• Dawn of the Dragons:
    • The Draconic Dreams raid boss starts off as a white dragon with a fang-mouthed tumorous mass on its neck and a twisted arm; and mutates into a three-headed monstrosity with each head and limb being completely different, four wings, and a body comprised of bloated tumorous masses. Its victory Flavor Text describes it as a constantly mutating literally-living nightmare formed from the all-consuming hatred of dragons slain by your ancestor, the Dragon Rider.
    • Recurring Boss Erebus the Black keeps coming back in more horrific and warped forms, often through a Merger of Souls with other spectral or corrupted drakes through sheer hate of the Dragon Rider. Fittingly he makes up part of the Draconic Dreams boss.
    • The Grotesque Hybrid and Makeshift Drake are an Artificial Hybrid and Flesh Golem respectively, and collectively are shambling abominations that need to be slain.
  • The extinct Ahamkara from Destiny are described as wish-granting dragons, but it soon becomes clear that they something far more eldritch in nature; they were high-level Reality Warpers and Emotion Eaters who changed form based on what people thought they looked like, or to fulfill wishes. The reason they looked like dragons (in the vaguest sense) is because one of them picked up on Lord Saladin's desire to fight a real dragon and interpreted that as a wish, changing itself and it's kin into towering wyrms. The only Ahamkara you see in-game is best described as looking like Cthulhu mixed with a dinosaur.
  • Dragalia Lost: One of the recruitable Shadow Dragons is an otherworldly and grotesque eyeless black, purple, and gold beast named after the Outer God Nyarlathotep, who reaps the souls of those he corrupts as sacrifices for a dark god called the Ancient One.
  • Dragon Age: Origins: The Archdemon looks like some kind of rotten, twisted, almost undead take on a dragon, but the truth is it's something else entirely. It holds supreme dominion over all Darkspawn, capable of controlling them en masse with a single thought. Worse, should it ever be killed, it will merely Body Surf to the closest Darkspawn, who will then take its shape. Most tellingly, runes that do more damage to Darkspawn or Dragons have no effect on the Archdemon.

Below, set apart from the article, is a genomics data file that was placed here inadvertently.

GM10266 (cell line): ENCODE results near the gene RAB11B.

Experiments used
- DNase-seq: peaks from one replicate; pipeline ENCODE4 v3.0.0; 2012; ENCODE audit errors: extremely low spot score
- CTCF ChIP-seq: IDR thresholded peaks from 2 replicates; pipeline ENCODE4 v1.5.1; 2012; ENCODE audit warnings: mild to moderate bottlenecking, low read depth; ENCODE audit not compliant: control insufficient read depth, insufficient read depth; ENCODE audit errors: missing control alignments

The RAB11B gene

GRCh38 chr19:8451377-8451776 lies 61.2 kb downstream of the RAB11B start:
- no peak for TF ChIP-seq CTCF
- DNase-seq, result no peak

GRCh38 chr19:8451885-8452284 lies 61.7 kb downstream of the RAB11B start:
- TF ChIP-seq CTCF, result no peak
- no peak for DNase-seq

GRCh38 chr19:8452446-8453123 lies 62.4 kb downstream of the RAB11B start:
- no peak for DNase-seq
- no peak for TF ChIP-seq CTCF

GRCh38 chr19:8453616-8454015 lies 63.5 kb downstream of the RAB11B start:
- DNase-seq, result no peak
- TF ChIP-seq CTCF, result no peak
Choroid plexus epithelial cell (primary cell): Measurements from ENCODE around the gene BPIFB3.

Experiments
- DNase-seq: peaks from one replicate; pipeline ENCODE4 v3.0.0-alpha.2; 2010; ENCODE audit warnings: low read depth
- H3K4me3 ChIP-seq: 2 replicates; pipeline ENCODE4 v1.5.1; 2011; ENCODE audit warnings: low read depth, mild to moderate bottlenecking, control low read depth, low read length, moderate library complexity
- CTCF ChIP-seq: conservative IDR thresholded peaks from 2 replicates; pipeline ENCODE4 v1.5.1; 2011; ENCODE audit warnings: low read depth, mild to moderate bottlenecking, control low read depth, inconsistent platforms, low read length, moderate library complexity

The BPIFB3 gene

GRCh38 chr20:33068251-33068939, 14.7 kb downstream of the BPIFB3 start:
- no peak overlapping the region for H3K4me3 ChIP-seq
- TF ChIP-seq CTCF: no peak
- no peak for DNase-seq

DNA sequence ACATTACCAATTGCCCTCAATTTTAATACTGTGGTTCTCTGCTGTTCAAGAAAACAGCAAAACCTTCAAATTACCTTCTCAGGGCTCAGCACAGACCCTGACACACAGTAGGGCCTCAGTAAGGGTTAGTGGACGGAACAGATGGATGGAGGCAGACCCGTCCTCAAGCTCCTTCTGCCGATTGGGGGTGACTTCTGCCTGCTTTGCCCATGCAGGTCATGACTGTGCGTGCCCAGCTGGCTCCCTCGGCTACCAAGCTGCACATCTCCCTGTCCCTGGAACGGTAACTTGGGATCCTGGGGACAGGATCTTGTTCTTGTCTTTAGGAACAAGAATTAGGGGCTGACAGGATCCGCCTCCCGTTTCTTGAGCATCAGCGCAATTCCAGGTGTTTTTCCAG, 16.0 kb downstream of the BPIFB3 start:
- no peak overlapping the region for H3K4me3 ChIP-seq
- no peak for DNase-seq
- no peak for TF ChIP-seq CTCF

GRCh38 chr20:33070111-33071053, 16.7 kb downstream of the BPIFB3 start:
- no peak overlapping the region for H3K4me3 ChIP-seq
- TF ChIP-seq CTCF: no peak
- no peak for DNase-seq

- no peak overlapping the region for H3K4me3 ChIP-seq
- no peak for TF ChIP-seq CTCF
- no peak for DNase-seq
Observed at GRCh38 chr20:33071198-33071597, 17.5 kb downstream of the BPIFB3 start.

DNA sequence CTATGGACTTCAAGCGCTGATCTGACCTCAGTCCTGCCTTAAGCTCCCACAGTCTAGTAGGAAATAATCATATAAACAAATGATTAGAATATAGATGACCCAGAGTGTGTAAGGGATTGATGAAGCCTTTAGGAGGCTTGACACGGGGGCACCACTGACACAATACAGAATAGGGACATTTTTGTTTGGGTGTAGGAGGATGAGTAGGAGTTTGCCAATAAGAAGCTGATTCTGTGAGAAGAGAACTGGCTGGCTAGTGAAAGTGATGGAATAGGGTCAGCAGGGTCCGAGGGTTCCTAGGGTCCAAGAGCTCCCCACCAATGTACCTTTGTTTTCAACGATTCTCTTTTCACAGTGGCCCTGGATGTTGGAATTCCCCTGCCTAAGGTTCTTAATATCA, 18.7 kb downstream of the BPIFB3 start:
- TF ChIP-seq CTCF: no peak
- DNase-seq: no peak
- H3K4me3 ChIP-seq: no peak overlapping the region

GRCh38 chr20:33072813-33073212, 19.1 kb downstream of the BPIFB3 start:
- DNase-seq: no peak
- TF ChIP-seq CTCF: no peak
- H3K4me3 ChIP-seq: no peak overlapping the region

• Dragon: Marked for Death: The Astral Dragon Atruum only vaguely resembles a dragon, being a continent-sized Eldritch Abomination with Combat Tentacles tipped by heads and lined with Extra Eyes. He is the patron god of the Dragonblood Clan, whose ancestors formed a pact with him after he was not-quite killed by his nemesis, the monkey-god Primatus; and his flesh and blood have mutated many of the planet's native plants and animals into predatory monsters.
  • Dragon Project: The Dark Oracle Spear Behemoth, Vile Mezarenda, is a winged serpentine dragon with an eye at the end of its tail and a massive sinister eye where its face is supposed to be. Vile Mezarenda and the Light Burst Greatsword Behemoth, Ruthless Illugion, serve as guardians for an abandoned dragon sanctuary that doubles as an archive. Its mere appearance is unnerving enough, but it has some Lovecraftian Superpowers up its sleeve, such as summoning shadowy spikes that trap unlucky Hunters. It can also rip one of its FUCKING EYES OUT to buff itself, leaving behind an empty eye-socket with glowing Tron Lines. The nightmare doesn't stop there, as the empty eye-socket occasionally drips black puddles of blood, which deal damage when stepped on. The worst part? One of Vile Mezarenda's lovely attacks is to summon the aforementioned spikes, turn its eye into a makeshift black hole, and crawl around the battlefield at frightening speeds while sucking up any unfortunate Hunter within its eye-socket before slamming its head against the ground strong enough to border on a One-Hit KO. It doesn't help that a bug will turn the unfortunate Hunter into an invisible yet frail spectre that cannot deal any damage yet can receive damage until their demise.note 
  • The Elder Scrolls:
    • Peryite is one of the Daedric Princes, Jerkass Gods who are often judged to be demonic, but in truth have goals and ideals completely beyond mortal comprehension. Peryite is said to enjoy taking the form of a dragon, in a mockery of Akatosh, the primordial Aedric Dragon-God of Time.
    • Alduin the World-Eater is a primordial draconic entity worshipped as a god of death and destruction by the ancient Nords, with the priests of the Dragon Cult still serving him even in undeath. While he appears as a large, spiny jet-black dragon, he is distinctly more powerful and otherworldly than the other dragons, being the self-proclaimed "Firstborn of Akatosh".note  He is said to predate the existence of the world itself and to have destroyed its previous incarnation; to have fought the creator-god Lorkhan/Shor at the beginning of time and come out no worse for wear; and to be able to eat literally anything, in one myth devouring the lifespan of the entire Nord population down to age six. He's prophesied to devour the world at the end of time — though he seeks to conquer it instead. He can pop in and out of the afterlife of Sovngarde to devour souls and replenish his power; and unlike other dragons he can only be injured if the Dragonrend Shout is used on him. Even after Alduin's physical form is slain his soul cannot be absorbed by the Dragonborn, with it being speculated that he'll eventually reconstitute himself to fulfill his destiny. Furthermore, his title of "the World-Eater" is implied to not be a hyperbole — which indicates that the full extent of his power and/or his true form have never been revealed. Ingame, Alduin normally appears not too different from other dragons, but reveals his nature upon defeat. His armored coating cracks and falls apart, revealing beneath a vaguely dragon-shaped mass of gooey darkness before dissipating.